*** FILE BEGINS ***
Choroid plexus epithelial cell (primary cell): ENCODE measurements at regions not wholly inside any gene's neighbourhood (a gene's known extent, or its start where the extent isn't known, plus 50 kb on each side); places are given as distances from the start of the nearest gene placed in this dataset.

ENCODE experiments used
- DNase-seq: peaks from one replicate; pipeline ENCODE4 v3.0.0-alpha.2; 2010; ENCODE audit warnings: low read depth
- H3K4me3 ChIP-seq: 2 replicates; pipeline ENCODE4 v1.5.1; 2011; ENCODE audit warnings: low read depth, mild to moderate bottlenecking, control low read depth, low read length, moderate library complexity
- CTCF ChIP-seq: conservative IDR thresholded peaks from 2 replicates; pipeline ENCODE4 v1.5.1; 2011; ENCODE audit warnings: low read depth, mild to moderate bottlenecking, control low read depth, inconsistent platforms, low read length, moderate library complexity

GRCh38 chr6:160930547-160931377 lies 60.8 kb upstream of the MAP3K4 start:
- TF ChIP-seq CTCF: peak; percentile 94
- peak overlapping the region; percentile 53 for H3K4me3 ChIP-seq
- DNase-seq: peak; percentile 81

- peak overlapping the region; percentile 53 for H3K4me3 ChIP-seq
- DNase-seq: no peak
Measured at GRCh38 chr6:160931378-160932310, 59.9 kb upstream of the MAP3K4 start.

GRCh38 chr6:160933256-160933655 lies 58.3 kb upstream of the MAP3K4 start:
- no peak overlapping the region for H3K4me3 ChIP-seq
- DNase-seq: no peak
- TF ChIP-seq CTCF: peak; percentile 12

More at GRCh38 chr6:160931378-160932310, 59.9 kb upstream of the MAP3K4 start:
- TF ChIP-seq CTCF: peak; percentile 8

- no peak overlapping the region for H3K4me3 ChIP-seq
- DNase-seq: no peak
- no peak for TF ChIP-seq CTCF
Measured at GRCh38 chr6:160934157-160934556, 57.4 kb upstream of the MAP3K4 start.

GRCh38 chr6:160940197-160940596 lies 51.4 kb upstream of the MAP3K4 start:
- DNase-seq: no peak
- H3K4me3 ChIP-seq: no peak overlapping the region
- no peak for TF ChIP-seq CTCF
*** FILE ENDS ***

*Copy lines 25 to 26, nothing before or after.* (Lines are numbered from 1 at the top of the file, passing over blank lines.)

- H3K4me3 ChIP-seq: no peak overlapping the region
- no peak for TF ChIP-seq CTCF